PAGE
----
Marathon Mental Toughness


by Brian Loeffler May 12, 2015

Most runners are aware of the importance of marathon taper-resting the body so you can maximize your potential on race day.  The 3 week taper is well known.  The body recovers form all the hard training; muscle tissues are repairs, glycogen stores are replenished and you a physically peaking.  However  there is another component of the marathon taper that is often overlooked, the mental aspect.  Running a marathon is as much a mental challenge as it is a physical one.  If you are not mentally ready for the challenge, you will not achieve peak performance on race day.  Three weeks out form the marathon, you have done all the physical training necessary to compete at your best.  This is the time to focus on your mental preparation, aka “Getting your Game on”.

Over the course of my athletic career, I considered mental training just as important as the physical training.  Below are some mental training strategies that will help you achieve a state the  mental readiness required to conquer the marathon and achieve your goals.

Confidence: Since, you are in your race week, fit, and ready to race, you have committed yourself to you goal, and gained some confidence throughout your training cycle.  Look back at your training log and draw confidence from your training cycle.  Recall the hard sessions where you persevered.  Put them in your memory bank and pull them out when things get rough on race day.

Visualize: Each day spend 20 minutes visualizing your race. Close your eyes before you get out of bed in the morning and play out the race in your mind.  See yourself the morning of the race; calm, organized and your emotions are controlled.  See yourself at the starting line, on the course pushing hard, racing smart and see yourself crossing the finish line. Visualize success.  If you visualize success over and over again, chances are you can will it to happen on race day.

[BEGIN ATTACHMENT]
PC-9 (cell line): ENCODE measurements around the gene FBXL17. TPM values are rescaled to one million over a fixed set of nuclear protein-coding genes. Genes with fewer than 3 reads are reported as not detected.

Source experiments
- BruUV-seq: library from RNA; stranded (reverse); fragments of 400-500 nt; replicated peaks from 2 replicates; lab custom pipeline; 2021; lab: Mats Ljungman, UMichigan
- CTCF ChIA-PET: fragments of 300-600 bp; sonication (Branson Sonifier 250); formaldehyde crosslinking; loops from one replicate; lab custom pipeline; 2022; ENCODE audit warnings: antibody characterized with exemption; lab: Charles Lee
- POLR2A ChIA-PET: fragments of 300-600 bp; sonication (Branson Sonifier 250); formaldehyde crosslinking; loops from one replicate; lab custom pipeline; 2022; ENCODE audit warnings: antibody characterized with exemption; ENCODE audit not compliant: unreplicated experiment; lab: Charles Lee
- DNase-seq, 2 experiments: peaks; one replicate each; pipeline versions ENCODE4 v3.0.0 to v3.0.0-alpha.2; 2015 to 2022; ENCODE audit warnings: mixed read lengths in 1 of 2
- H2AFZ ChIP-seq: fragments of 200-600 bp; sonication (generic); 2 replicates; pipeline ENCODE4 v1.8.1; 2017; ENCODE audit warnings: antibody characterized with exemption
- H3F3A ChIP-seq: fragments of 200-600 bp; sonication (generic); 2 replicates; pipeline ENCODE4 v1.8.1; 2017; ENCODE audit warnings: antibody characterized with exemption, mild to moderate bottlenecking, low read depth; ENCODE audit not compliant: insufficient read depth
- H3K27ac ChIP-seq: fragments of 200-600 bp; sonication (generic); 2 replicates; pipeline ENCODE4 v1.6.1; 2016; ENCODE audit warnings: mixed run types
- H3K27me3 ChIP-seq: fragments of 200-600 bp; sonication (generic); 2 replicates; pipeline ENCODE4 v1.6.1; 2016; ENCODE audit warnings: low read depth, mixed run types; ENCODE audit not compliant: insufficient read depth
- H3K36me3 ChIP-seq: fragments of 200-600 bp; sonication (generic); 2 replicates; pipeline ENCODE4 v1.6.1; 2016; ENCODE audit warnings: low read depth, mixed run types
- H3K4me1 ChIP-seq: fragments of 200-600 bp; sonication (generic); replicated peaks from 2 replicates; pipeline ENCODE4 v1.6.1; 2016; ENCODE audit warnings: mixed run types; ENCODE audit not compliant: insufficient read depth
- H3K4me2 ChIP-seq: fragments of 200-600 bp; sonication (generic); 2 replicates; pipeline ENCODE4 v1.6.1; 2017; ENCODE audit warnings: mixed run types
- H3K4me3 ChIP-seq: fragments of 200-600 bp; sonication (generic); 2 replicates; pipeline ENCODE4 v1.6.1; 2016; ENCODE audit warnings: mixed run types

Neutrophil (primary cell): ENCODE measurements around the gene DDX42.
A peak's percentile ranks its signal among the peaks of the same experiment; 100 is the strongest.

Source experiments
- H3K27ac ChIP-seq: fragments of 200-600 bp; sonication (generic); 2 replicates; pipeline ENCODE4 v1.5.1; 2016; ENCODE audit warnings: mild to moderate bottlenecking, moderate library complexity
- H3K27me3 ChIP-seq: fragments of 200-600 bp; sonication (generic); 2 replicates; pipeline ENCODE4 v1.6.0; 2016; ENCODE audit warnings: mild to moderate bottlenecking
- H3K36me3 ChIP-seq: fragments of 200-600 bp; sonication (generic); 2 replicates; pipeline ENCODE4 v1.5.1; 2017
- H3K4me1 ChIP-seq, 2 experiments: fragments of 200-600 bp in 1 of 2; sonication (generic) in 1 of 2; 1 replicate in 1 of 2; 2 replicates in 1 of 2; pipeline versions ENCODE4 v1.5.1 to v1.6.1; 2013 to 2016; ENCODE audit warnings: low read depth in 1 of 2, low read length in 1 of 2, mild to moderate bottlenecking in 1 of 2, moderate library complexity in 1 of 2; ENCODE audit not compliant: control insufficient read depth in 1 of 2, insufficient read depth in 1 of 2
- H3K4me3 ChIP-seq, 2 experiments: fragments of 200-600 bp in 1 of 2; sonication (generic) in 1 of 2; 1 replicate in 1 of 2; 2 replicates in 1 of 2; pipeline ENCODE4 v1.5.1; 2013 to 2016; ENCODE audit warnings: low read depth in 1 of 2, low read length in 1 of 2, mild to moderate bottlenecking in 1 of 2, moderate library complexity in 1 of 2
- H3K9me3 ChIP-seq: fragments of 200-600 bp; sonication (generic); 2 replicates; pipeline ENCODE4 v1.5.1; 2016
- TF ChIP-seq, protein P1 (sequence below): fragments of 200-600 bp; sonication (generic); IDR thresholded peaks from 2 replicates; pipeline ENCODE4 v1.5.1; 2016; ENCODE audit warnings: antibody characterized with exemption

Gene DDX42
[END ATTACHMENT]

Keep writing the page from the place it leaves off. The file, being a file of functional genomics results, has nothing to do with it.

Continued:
Focus: I believe this is the most important mental component that you need both before and during the race.  A positive focus triggers positive actions, thereby making your goals more achievable.   Direct your focus internally. Focus on your personal performance rather than a desired outcome.  Only focus on what you can control.  Do not focus on the weather or your competition.  You can’t control them.  Always stay in the moment and focus on the here and now.  Don’t dwell on how many miles you have left or how hard the last 10K will be.  Focus on the task at hand; running each mile as efficiently as possible.  Don’t over think it, simply do what you have trained your body to do day in and day out.

Cues: Have mental and biomechanical cues or key words that you will recite to yourself throughout the race. Examples include; I am strong, I am confident, run from your hips, quick cadence, run tall…….Focusing on the mechanics of running and a positive attitude are much more productive than telling yourself to push harder or suck up!

Distraction Control: To keep your positive, internal focus, it is critical to employ emotional and distraction control skills.  Remember, emotions affect focus and focus affects performance.  Some degree of anxiety or pre-race nerves are beneficial and it drives us in racing, yet too much of it can be paralyzing and exhaustive. Learn to control your emotions before and during competition.  Foresee potential distractions and emotions and develop strategies to control your emotions and keep your anxiety in check.  You must always remain centered; a feeling when you are confident and ready to perform.

If you physically trained AND mentally prepared, you’re goals are more likely to be realized.   Remember the mind always has the last say in how you perform.   Game on!

-Kim Loeffler, M.S. Exercise Physiology, Running and Triathlon Coach

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